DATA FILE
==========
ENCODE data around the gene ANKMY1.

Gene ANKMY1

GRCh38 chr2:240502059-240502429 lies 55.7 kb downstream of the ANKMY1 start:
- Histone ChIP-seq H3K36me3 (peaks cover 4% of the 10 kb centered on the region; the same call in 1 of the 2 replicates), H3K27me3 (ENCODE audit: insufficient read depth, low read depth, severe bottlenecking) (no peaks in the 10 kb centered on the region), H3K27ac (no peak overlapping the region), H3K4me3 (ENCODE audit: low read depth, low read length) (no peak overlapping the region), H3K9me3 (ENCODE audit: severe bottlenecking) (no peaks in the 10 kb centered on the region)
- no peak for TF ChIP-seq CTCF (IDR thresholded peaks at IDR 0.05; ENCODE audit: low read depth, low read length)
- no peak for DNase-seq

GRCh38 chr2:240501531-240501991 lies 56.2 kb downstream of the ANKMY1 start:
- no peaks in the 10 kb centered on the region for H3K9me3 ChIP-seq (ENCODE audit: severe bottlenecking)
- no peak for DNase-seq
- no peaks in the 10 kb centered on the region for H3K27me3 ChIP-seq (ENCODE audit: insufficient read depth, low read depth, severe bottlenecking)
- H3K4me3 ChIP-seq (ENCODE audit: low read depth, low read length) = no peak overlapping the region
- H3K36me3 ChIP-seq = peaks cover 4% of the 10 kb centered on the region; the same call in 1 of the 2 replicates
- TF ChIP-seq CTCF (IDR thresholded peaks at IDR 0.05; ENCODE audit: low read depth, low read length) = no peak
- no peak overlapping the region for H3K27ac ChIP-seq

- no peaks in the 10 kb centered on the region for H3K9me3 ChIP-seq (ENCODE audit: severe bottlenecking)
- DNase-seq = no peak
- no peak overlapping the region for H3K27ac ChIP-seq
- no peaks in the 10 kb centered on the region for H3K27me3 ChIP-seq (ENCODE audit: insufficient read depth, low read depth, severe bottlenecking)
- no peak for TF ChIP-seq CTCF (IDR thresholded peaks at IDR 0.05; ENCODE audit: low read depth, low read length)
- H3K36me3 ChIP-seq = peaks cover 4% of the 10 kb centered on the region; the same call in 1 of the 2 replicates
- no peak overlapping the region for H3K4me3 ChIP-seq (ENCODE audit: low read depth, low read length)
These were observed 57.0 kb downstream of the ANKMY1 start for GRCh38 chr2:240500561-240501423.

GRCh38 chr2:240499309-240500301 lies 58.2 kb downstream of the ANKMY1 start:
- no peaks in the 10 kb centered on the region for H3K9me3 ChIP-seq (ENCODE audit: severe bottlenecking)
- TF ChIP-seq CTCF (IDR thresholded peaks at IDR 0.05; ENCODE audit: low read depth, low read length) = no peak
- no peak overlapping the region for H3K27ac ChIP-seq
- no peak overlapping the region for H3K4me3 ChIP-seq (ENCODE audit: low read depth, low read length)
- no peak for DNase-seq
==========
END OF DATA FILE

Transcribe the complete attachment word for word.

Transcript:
ENCODE data around the gene ANKMY1.

Gene ANKMY1

GRCh38 chr2:240502059-240502429 lies 55.7 kb downstream of the ANKMY1 start:
- Histone ChIP-seq H3K36me3 (peaks cover 4% of the 10 kb centered on the region; the same call in 1 of the 2 replicates), H3K27me3 (ENCODE audit: insufficient read depth, low read depth, severe bottlenecking) (no peaks in the 10 kb centered on the region), H3K27ac (no peak overlapping the region), H3K4me3 (ENCODE audit: low read depth, low read length) (no peak overlapping the region), H3K9me3 (ENCODE audit: severe bottlenecking) (no peaks in the 10 kb centered on the region)
- no peak for TF ChIP-seq CTCF (IDR thresholded peaks at IDR 0.05; ENCODE audit: low read depth, low read length)
- no peak for DNase-seq

GRCh38 chr2:240501531-240501991 lies 56.2 kb downstream of the ANKMY1 start:
- no peaks in the 10 kb centered on the region for H3K9me3 ChIP-seq (ENCODE audit: severe bottlenecking)
- no peak for DNase-seq
- no peaks in the 10 kb centered on the region for H3K27me3 ChIP-seq (ENCODE audit: insufficient read depth, low read depth, severe bottlenecking)
- H3K4me3 ChIP-seq (ENCODE audit: low read depth, low read length) = no peak overlapping the region
- H3K36me3 ChIP-seq = peaks cover 4% of the 10 kb centered on the region; the same call in 1 of the 2 replicates
- TF ChIP-seq CTCF (IDR thresholded peaks at IDR 0.05; ENCODE audit: low read depth, low read length) = no peak
- no peak overlapping the region for H3K27ac ChIP-seq

- no peaks in the 10 kb centered on the region for H3K9me3 ChIP-seq (ENCODE audit: severe bottlenecking)
- DNase-seq = no peak
- no peak overlapping the region for H3K27ac ChIP-seq
- no peaks in the 10 kb centered on the region for H3K27me3 ChIP-seq (ENCODE audit: insufficient read depth, low read depth, severe bottlenecking)
- no peak for TF ChIP-seq CTCF (IDR thresholded peaks at IDR 0.05; ENCODE audit: low read depth, low read length)
- H3K36me3 ChIP-seq = peaks cover 4% of the 10 kb centered on the region; the same call in 1 of the 2 replicates
- no peak overlapping the region for H3K4me3 ChIP-seq (ENCODE audit: low read depth, low read length)
These were observed 57.0 kb downstream of the ANKMY1 start for GRCh38 chr2:240500561-240501423.

GRCh38 chr2:240499309-240500301 lies 58.2 kb downstream of the ANKMY1 start:
- no peaks in the 10 kb centered on the region for H3K9me3 ChIP-seq (ENCODE audit: severe bottlenecking)
- TF ChIP-seq CTCF (IDR thresholded peaks at IDR 0.05; ENCODE audit: low read depth, low read length) = no peak
- no peak overlapping the region for H3K27ac ChIP-seq
- no peak overlapping the region for H3K4me3 ChIP-seq (ENCODE audit: low read depth, low read length)
- no peak for DNase-seq